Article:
Transcript of 011_02.AVI (Lecture 11, part 2)

By Eckhard M.S. Hitzer, University of Fukui, Prof. Ryosuke Nagaoka (University of the Air, Japan)

So now I will give you a concrete example of an ordinary homogeneous linear differential equation with constant coefficients here. Coefficients: plus one, minus six, plus eleven, and minus six. And it is of third order, so we have the highest differentiation is three times.

A good way to solve this equation is to transform it into a system of first order equations. And therefore we introduce new variables. We call y (=) y one, and then we call the first differentiation of y (=) y prime (=) y two. And so y two equals y one prime. Differentiating y one, one times we get y two. And we call y three (the second) y double prime and this is the same like y one double prime, y two prime. So we have equations y one prime is y two, y two prime is y three and finally we have the euqation for y three prime is y triple prime.

And this can be written according to the differential equation as six times y double prime, minus 11 (times) y prime plus six (times) y. And now we replace y double prime by y three, y prime by y two and y by y one. So we have this equation y three prime equals this. And then we have the equation y one prime equals y two, and y two prime equals y three here.

And so first, second and third. So these three simultaneous equations can now be written in matrix form and are completely equivalent to the original third order equation. Now they are just first order equations.

And rewriting the equation in matrix form, we have here y one prime, y two prime, y three prime equals the matrix A times y one, y two, y three. And the matrix A must be precisely with the coefficients as they are written here. And a good, the best or easiest strategy for solving this equation is to change coordinates to a system where the matrix A has diagonal form. Now if matrix A has diagonal form, then the entries in the main diagonal of the new form of A will be the eigenvalues of A. Therefore we first will set the characteristic polynomial of A to be zero in order to calculate the eigenvalues.

So the characteristic polynomial is simply (the determinant of) the matrix A minus x times the unity matrix (E) to be zero. And if we develop this matrix (determinant) and we multiply it out, then we see it has this form. And we can factorize the expression on the left hand side into x minus one, times x minus 2, times x minus 3, to be zero. And the values (and) when the polynomial on the left hand side becomes zero are precisely the eigenvalues.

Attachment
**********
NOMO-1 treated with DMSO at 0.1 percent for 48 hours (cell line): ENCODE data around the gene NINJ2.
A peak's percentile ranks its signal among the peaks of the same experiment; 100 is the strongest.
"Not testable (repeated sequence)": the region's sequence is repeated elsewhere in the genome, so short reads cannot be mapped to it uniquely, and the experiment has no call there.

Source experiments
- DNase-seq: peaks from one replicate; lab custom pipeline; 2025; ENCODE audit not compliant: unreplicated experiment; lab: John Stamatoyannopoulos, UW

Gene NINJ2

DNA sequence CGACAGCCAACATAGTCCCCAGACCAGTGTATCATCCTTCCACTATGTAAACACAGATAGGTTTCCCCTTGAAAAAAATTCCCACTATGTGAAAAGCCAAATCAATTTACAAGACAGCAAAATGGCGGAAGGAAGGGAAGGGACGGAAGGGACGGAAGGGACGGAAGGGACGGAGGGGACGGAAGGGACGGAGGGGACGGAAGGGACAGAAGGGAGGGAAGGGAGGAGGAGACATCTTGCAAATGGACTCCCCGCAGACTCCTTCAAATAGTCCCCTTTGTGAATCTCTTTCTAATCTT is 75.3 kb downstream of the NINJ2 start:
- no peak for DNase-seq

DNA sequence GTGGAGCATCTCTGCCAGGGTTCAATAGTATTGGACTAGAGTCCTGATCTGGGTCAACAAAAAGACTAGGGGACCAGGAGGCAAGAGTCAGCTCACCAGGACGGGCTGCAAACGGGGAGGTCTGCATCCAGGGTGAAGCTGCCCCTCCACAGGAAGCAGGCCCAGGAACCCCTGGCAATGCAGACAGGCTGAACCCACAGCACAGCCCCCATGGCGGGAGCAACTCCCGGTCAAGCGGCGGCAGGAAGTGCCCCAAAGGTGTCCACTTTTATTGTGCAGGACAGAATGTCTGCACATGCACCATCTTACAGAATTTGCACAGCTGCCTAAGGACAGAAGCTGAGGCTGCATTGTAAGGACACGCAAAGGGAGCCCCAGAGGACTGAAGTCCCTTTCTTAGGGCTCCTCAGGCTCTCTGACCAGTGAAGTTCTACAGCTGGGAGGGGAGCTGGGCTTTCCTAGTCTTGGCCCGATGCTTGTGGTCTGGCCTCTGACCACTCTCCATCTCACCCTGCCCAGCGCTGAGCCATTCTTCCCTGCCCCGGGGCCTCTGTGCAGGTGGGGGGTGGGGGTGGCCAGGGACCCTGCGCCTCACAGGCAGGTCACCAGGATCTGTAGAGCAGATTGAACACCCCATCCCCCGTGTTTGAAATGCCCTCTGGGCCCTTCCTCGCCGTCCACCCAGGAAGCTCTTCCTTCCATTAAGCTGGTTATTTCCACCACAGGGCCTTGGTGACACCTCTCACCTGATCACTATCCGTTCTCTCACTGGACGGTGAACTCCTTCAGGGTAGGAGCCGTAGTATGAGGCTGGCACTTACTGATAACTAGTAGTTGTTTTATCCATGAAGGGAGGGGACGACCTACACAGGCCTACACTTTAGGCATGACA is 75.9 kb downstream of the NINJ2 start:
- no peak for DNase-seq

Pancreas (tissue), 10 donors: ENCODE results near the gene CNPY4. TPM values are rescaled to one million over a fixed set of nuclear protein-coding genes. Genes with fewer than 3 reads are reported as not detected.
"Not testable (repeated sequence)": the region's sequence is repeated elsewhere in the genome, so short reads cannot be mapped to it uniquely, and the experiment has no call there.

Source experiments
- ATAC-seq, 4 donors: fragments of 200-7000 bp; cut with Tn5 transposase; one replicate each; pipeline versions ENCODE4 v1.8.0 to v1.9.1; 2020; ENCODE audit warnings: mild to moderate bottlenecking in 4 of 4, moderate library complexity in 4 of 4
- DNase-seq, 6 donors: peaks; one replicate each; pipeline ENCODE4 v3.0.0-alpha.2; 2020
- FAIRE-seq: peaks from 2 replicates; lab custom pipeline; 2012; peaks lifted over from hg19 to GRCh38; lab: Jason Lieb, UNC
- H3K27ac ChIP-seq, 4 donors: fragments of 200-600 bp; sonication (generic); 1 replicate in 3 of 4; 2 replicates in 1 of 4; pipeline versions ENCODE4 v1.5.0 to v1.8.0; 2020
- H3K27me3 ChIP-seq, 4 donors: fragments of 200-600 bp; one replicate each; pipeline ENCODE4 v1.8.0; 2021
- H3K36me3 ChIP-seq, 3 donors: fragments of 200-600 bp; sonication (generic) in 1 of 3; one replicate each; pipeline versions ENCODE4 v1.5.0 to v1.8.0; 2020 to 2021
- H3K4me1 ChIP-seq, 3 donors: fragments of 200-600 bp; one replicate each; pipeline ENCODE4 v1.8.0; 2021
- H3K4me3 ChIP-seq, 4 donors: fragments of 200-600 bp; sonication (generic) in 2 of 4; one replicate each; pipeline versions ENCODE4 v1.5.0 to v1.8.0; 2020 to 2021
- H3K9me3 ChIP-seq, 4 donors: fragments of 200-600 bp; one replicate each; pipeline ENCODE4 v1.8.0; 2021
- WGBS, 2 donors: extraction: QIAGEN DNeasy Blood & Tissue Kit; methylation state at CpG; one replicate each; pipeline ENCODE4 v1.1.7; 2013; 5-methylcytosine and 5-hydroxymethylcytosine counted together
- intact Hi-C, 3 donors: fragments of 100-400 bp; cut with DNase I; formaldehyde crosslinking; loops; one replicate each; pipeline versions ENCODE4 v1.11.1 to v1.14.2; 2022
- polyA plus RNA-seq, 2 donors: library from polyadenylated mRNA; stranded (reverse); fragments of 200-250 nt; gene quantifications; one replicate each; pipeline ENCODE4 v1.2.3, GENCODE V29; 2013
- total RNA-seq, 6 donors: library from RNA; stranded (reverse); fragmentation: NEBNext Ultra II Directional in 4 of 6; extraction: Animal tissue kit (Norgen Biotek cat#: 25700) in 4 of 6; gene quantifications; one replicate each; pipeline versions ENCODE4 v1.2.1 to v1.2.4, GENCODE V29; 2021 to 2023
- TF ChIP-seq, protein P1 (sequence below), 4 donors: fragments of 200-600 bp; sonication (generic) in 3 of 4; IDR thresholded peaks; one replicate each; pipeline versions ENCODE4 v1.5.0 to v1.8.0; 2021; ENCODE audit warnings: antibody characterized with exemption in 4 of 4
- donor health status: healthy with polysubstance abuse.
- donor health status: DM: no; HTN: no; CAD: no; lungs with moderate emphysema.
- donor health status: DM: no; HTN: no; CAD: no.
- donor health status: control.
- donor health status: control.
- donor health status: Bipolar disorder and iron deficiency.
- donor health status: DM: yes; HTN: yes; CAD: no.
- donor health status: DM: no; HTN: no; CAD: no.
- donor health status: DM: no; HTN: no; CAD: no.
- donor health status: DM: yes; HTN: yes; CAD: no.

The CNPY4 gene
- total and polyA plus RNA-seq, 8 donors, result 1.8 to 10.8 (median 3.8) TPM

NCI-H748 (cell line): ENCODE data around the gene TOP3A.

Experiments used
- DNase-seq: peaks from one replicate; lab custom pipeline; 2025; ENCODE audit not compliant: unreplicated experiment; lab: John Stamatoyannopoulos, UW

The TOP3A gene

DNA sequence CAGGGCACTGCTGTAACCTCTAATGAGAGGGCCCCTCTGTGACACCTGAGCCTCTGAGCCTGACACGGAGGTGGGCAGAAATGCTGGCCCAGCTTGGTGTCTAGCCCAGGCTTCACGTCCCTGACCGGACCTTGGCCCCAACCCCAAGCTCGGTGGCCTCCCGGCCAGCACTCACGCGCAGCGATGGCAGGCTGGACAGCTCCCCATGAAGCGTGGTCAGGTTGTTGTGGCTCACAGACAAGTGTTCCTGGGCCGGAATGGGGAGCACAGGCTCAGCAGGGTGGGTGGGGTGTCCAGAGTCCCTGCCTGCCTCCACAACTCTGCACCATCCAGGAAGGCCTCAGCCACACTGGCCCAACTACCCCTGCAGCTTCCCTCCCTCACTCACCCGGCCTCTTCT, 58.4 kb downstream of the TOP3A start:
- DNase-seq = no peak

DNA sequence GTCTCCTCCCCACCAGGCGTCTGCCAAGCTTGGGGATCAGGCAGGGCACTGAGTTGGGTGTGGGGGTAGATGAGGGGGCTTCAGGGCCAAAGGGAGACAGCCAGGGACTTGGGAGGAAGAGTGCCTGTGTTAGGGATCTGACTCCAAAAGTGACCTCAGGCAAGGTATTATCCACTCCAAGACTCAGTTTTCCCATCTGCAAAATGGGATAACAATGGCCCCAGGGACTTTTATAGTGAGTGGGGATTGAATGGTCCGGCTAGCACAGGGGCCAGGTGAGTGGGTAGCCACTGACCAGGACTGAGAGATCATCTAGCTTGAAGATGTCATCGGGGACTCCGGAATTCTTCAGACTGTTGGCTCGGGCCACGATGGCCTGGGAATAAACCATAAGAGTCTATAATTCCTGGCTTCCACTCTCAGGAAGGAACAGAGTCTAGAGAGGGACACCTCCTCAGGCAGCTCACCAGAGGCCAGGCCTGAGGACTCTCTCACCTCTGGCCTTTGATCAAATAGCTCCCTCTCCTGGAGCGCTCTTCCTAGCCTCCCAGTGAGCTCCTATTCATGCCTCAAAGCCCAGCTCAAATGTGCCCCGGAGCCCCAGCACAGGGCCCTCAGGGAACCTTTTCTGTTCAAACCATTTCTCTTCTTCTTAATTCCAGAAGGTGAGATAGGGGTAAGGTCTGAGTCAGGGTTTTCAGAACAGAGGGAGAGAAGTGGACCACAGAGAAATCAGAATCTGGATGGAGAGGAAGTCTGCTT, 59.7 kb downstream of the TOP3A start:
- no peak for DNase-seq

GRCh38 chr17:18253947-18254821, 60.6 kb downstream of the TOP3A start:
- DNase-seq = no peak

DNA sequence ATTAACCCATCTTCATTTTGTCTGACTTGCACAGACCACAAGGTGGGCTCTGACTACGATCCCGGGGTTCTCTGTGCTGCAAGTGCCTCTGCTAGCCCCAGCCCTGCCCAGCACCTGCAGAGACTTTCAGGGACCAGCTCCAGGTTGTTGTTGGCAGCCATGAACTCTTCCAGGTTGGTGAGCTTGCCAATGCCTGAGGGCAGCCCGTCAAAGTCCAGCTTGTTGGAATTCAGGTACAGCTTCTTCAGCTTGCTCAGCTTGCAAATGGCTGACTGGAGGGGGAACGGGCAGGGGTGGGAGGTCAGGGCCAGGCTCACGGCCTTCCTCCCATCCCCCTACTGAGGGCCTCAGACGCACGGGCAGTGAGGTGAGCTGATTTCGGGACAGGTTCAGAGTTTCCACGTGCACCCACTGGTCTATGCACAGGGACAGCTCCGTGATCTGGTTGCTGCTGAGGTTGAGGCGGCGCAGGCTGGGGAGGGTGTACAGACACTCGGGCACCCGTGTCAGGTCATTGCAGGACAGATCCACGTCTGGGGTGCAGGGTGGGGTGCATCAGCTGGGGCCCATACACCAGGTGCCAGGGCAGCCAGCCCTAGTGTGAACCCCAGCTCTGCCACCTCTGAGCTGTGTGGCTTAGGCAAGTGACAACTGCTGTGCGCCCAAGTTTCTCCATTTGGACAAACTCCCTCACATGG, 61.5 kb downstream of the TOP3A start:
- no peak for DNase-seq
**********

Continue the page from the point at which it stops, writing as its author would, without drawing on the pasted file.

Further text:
So we have the eigenvalues
x to be equal to one,
x to be equal to two,
x to be equal to three.
Here one, two, three. And this will be the main entries into the diagonal matrix, which is the form, which we want to transform A to.

And we can transform A into the diagonal form with help of the matrix capital P. And the entries, the columns of this matrix are precisely the eigenvectors of A, which belong to the three eigenvalues, eigenvalue one, eigenvalue two, and eigenvalue three. And here you have the transformation, which we must subject A to, in order to get it into diagonal form, it is the inverse of P times A times P. And here are precisely the three eigenvalues.

Now we can bring our equation into this desired form, where the matrix A becomes diagonal, by introducing new coordinates. Coordinates z one, z two and z three. And the matrix P times z one, z two, z three are our old coordinates y one, y two, and y three. And in this new system, then the three equations (are) now have the most simple form of
d z one by d x is the first eigevalue times z one,
d z two by d x is two, the second eigenvalue times z two,
d z three by d x is the third eigenvalue times z three.

And the general solution of such an equation is very easy. It is again the exponential function with a constant factor in front. And always we have the eigenvalues here in the exponential function. So it is the eigenvalues one, two and three. It is very similiar to the first concrete example, which we had, when k was the constant, and here k has the concrete values of one, two, and three.

From this equation here we see that y one is a linear combination of the three coordinates: z one, z two and z three, with the help of the matrix P. So, because these three constants c one, c two and c three are arbitrary and are to be determined later, any linear combination of the three functions here, of the three exponential functions, will be a solution of the equation, which we are looking for. And by giving - here we have this general solution - by giving conditions on for example on the value of the function at the time t equal zero, on the first derivative, and on the second derivative, we can determine these constants for concrete cases: capital C one, capital C two, and capital C three.

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Soli Deo Gloria. Created by Eckhard Hitzer (Fukui).
Last Modified 16 January 2004
EMS Hitzer and Prof. R. Nagaoka are not responsible for the content of external internet sites.